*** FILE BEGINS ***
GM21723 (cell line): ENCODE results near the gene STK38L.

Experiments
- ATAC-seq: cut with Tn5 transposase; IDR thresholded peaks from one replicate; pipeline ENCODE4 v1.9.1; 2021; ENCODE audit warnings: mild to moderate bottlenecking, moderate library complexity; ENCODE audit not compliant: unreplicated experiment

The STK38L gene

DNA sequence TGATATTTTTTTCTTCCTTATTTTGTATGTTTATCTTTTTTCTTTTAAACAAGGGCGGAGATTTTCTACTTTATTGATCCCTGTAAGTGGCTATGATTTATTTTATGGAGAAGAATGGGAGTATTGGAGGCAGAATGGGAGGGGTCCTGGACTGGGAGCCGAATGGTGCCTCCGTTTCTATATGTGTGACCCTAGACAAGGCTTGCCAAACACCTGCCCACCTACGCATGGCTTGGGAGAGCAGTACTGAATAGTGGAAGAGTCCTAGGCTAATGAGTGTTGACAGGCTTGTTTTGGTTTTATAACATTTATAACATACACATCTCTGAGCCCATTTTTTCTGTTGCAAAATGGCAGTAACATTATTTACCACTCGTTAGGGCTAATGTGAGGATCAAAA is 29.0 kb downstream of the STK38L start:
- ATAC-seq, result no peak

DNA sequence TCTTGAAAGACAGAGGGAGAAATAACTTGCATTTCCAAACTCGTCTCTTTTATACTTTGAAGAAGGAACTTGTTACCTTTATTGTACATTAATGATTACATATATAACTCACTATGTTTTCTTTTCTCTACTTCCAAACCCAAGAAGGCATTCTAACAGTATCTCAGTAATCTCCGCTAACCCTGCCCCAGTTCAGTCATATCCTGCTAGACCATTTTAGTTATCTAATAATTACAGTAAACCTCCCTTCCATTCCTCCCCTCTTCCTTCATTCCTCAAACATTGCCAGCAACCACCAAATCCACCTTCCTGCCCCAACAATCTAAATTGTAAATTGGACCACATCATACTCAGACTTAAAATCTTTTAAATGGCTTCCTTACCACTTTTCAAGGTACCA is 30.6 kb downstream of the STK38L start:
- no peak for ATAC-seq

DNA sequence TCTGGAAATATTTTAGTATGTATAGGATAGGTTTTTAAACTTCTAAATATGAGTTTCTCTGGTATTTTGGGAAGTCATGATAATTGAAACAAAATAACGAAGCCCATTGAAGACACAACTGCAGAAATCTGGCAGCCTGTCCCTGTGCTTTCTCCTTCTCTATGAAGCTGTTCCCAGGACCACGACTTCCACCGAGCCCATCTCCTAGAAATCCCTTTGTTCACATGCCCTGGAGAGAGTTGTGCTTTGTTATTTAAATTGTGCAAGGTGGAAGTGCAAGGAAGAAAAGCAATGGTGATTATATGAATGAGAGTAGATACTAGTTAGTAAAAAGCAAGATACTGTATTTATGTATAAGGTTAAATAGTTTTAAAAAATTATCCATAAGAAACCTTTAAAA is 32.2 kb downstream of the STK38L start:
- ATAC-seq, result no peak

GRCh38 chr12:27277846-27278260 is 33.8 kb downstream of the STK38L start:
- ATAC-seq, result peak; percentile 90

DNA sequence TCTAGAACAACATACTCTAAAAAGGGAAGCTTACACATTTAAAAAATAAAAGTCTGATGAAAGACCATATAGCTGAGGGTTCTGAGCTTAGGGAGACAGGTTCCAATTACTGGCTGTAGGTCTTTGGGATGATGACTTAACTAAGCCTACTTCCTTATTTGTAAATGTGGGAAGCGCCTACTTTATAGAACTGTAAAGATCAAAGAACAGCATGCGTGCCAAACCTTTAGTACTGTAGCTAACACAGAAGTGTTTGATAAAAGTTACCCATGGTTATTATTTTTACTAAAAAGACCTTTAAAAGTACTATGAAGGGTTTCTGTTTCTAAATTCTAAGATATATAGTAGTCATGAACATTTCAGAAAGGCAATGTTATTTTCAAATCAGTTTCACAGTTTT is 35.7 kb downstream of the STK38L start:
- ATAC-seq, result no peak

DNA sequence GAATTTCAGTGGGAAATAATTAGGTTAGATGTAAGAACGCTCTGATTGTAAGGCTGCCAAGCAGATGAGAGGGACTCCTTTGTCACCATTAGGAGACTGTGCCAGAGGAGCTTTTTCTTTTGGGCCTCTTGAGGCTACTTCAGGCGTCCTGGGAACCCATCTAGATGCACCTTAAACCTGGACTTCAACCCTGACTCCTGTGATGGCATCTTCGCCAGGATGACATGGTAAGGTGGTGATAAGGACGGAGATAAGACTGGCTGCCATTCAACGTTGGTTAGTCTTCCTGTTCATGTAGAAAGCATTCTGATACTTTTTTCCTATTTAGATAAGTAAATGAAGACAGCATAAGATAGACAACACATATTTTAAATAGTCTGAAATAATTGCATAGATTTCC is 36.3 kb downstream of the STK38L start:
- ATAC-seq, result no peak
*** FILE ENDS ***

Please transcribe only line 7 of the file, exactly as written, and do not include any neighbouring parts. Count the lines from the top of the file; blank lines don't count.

DNA sequence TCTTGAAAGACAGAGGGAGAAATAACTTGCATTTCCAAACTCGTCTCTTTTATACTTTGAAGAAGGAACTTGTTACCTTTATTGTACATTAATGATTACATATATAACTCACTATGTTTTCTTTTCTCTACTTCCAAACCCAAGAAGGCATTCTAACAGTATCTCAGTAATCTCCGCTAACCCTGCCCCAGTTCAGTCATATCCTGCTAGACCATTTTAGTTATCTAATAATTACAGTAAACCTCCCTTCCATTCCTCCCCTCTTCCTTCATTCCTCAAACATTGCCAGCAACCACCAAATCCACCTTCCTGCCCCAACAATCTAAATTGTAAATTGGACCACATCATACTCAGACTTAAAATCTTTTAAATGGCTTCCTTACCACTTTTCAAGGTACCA is 30.6 kb downstream of the STK38L start: